COBRA and Health Care Equity

It’s time for the press to connect some dots

Remedies for America’s diseased health system tend to come incrementally—an approach that doesn’t disrupt the status quo but never quite provides everyone with insurance. In 1965 came Medicare for old people and Medicaid for those poor enough to qualify; in 1985 came COBRA, a continuation of employer-provided coverage for workers losing their jobs; in 1997 came SCHIP for very poor children. Two weeks ago, a SCHIP expansion added four million more children to the rolls—leaving out a few million who will remain uninsured.

As the economic stimulus package makes its way to the President’s desk, the press needs to realize that the bill, despite the hype surrounding it, may end up leaving more people falling through the cracks. Conventional wisdom holds that people should keep their COBRA benefits a little longer, beyond the eighteen months that the law now allows. But because COBRA requires its beneficiaries to pay all the premiums plus a two percent administrative fee, most out-of-work people don’t join the program. Premiums, which average about $12,600 annually for a family, are impossible to pay when the breadwinner has no job. To quantify what health experts have known for years, a newly released report from The Commonwealth Fund found that in 2006, before the downturn, only 9 percent of those eligible signed up for COBRA.

In last Thursday’s piece about money troubles for state Medicaid programs, The New York Times simply reported that the House stimulus proposal would permit those unemployed who are at least age fifty-five or who have been at the same job for ten years to keep their COBRA benefits at their own expense, until they go on Medicare at age sixty-five, or get health coverage from another employer. But what about someone who is fifty-four, or someone who has been on the job only nine years? The Times said that, for the first twelve months of coverage, the federal government would pay 65 percent of COBRA premiums for those who have lost their jobs since September 1. But what about those laid off on August 15? And what if someone still can’t swing the rest of the premium? Do any of these people need health care any less than those who fall within the arbitrary boundaries for eligibility?

The Washington Post did a bit more dot-connecting than the Times. It consulted Urban Institute researcher Stan Dorn, who said that only 12 to 15 percent of dislocated workers took advantage of a similar provision authorized in trade legislation passed in 2002. Dorn predicted that a 65 percent COBRA subsidy could mean “there’s a very good chance the program will be a major failure.” The Post also quoted an analyst with the conservative Heritage Foundation, who said that, rather than let laid-off workers temporarily go on Medicaid (another proposed solution), the government might instead offer to help the states find private coverage for unemployed people—coverage which might be less generous and less expensive than they would get from Medicaid. Less expensive for the government, that is.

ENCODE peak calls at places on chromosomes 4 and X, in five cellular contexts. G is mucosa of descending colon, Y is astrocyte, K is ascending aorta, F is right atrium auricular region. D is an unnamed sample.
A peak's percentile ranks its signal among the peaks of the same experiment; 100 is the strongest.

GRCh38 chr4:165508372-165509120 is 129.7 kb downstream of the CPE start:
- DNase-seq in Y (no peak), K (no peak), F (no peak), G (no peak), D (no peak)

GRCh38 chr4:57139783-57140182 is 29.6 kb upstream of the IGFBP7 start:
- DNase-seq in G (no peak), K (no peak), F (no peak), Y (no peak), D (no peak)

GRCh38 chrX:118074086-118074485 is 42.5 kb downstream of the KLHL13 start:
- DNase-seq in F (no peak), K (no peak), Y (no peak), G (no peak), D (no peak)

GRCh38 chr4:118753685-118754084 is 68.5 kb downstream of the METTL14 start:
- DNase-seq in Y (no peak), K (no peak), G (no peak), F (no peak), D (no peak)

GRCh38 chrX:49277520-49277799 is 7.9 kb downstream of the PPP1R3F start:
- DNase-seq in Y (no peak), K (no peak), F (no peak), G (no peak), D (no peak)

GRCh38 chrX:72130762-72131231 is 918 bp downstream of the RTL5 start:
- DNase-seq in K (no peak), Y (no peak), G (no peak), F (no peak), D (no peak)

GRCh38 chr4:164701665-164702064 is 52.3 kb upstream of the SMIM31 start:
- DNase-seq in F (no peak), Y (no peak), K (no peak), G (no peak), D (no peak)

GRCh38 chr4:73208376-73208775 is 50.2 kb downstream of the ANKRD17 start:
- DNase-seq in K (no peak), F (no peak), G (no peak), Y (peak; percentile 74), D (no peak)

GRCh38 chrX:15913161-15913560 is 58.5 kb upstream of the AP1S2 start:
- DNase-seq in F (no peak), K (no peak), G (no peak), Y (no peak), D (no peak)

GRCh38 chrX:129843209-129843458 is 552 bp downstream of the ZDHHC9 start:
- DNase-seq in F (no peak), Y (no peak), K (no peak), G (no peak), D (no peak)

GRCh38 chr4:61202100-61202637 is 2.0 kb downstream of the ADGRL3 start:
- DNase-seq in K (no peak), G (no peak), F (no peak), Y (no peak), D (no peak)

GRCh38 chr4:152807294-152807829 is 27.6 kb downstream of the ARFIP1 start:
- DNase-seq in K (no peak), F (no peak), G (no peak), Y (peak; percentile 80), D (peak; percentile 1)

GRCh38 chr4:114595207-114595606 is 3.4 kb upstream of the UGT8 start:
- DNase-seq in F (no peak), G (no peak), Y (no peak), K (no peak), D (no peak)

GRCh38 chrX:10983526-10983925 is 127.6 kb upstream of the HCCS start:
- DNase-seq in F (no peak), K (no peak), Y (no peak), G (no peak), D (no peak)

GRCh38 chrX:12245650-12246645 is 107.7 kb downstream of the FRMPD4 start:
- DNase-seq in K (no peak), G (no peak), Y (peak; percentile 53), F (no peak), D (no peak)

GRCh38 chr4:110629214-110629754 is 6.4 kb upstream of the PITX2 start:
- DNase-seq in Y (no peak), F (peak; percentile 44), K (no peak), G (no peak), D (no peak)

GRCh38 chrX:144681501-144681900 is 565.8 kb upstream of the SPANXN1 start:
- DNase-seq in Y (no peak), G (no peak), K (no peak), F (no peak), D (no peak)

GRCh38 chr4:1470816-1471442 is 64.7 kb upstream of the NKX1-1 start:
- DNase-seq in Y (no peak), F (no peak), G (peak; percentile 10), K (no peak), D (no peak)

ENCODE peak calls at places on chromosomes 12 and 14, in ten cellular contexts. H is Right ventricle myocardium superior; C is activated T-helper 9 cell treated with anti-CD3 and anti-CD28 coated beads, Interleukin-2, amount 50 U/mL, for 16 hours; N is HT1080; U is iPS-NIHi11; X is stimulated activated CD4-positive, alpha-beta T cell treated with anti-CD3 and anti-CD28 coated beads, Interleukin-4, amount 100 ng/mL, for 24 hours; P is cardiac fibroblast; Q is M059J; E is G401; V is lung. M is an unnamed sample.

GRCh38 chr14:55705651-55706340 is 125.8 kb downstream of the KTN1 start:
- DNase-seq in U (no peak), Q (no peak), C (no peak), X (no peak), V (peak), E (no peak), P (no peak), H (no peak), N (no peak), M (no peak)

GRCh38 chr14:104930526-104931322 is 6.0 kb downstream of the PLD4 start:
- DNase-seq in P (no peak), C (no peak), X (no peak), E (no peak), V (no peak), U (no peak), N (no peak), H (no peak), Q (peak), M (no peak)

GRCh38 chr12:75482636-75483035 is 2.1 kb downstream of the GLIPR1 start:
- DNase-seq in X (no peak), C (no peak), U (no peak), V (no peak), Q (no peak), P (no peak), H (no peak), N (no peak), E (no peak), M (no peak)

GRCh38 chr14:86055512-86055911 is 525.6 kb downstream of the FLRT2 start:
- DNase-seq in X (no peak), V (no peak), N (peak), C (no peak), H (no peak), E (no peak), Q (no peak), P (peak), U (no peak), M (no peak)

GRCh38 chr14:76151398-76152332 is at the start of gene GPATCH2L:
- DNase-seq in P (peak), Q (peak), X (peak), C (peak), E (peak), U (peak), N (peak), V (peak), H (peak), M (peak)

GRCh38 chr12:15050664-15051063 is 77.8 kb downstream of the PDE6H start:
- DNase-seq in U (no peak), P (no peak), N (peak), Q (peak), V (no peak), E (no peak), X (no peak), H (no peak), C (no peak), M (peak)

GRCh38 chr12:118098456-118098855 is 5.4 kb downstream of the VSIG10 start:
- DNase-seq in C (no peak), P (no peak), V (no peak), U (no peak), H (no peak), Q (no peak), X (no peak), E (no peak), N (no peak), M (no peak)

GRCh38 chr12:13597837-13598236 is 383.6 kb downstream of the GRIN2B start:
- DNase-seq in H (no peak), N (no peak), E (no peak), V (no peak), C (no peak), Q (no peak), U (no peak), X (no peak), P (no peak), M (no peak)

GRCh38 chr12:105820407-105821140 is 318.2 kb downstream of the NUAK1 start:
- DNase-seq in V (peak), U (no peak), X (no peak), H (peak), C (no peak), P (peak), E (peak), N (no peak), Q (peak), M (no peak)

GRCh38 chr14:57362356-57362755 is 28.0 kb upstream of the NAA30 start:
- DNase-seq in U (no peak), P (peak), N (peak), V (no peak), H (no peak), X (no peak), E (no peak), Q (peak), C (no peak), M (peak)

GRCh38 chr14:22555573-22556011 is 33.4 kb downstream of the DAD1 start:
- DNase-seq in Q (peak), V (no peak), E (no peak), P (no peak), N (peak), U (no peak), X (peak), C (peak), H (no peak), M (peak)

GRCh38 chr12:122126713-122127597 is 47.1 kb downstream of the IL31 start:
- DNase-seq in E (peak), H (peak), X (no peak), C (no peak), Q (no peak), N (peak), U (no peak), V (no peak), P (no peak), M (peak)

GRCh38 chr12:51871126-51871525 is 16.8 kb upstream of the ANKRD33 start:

Opposition is surfacing to the proposed COBRA extensions. The influential National Business Group on Health (NBGH), comprised mostly of Fortune 500 companies and some large public sector employers, has sent a letter to House Ways and Means Chairman Charles Rangel outlining its objections. President Helen Darling told Rangel that, although the group supports temporary subsidies, extending the benefits for such a long period would hurt employers. Darling said “costs would significantly increase if people could keep COBRA longer as they approach Medicare eligibility and their health care costs generally increase due to higher medical costs and higher rates of chronic conditions.” Geez, that’s just when they need insurance.

Darling added that employers would have to keep track of their former workers, “collect premiums and process COBRA payments for many years until their long ago employees either relinquish their coverage or it expires…. The administrative burden for former employees,” she said, “would become permanent…at the expense of current employees and their employers.”

Oh, oh—the equity issue again. Darling’s letter signalls what we can expect once the lobbying gets hot and heavy. If employers are objecting to COBRA extensions for the unemployed because they might cost too much, what will happen when there are proposals on the table to make all large employers like NBGH members pay for coverage for their workers? There are lots of threads to tie up here. It’s best not to let them dangle too long.

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Trudy Lieberman is a longtime contributing editor to the Columbia Journalism Review. She is the lead writer for The Second Opinion, CJR's healthcare desk, which is part of our United States Project on the coverage of politics and policy. She also blogs for Health News Review. Follow her on Twitter @Trudy_Lieberman.